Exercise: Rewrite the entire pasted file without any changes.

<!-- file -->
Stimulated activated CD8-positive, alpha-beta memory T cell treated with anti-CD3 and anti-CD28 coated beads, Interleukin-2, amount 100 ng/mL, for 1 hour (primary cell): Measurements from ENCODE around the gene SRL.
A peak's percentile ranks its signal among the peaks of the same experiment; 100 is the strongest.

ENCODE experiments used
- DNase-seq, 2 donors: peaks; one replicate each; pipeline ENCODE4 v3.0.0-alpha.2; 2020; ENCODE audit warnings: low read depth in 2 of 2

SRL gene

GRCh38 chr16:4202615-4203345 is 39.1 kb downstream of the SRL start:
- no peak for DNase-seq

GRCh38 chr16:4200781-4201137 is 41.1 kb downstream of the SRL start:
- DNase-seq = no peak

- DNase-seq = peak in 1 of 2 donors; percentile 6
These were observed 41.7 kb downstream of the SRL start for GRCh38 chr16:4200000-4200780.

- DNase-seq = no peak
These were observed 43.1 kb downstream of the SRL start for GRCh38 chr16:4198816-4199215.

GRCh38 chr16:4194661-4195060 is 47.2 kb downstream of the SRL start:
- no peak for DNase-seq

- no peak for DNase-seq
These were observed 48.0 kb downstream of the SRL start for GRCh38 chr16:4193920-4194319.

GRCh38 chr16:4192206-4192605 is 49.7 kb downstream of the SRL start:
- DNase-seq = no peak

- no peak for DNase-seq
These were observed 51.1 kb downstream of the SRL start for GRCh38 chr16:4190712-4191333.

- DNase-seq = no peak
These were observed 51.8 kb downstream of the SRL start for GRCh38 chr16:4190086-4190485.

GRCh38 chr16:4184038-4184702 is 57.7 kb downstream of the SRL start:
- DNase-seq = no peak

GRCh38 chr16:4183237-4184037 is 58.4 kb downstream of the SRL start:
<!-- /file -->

Stimulated activated CD8-positive, alpha-beta memory T cell treated with anti-CD3 and anti-CD28 coated beads, Interleukin-2, amount 100 ng/mL, for 1 hour (primary cell): Measurements from ENCODE around the gene SRL.
A peak's percentile ranks its signal among the peaks of the same experiment; 100 is the strongest.

ENCODE experiments used
- DNase-seq, 2 donors: peaks; one replicate each; pipeline ENCODE4 v3.0.0-alpha.2; 2020; ENCODE audit warnings: low read depth in 2 of 2

SRL gene

GRCh38 chr16:4202615-4203345 is 39.1 kb downstream of the SRL start:
- no peak for DNase-seq

GRCh38 chr16:4200781-4201137 is 41.1 kb downstream of the SRL start:
- DNase-seq = no peak

- DNase-seq = peak in 1 of 2 donors; percentile 6
These were observed 41.7 kb downstream of the SRL start for GRCh38 chr16:4200000-4200780.

- DNase-seq = no peak
These were observed 43.1 kb downstream of the SRL start for GRCh38 chr16:4198816-4199215.

GRCh38 chr16:4194661-4195060 is 47.2 kb downstream of the SRL start:
- no peak for DNase-seq

- no peak for DNase-seq
These were observed 48.0 kb downstream of the SRL start for GRCh38 chr16:4193920-4194319.

GRCh38 chr16:4192206-4192605 is 49.7 kb downstream of the SRL start:
- DNase-seq = no peak

- no peak for DNase-seq
These were observed 51.1 kb downstream of the SRL start for GRCh38 chr16:4190712-4191333.

- DNase-seq = no peak
These were observed 51.8 kb downstream of the SRL start for GRCh38 chr16:4190086-4190485.

GRCh38 chr16:4184038-4184702 is 57.7 kb downstream of the SRL start:
- DNase-seq = no peak

GRCh38 chr16:4183237-4184037 is 58.4 kb downstream of the SRL start: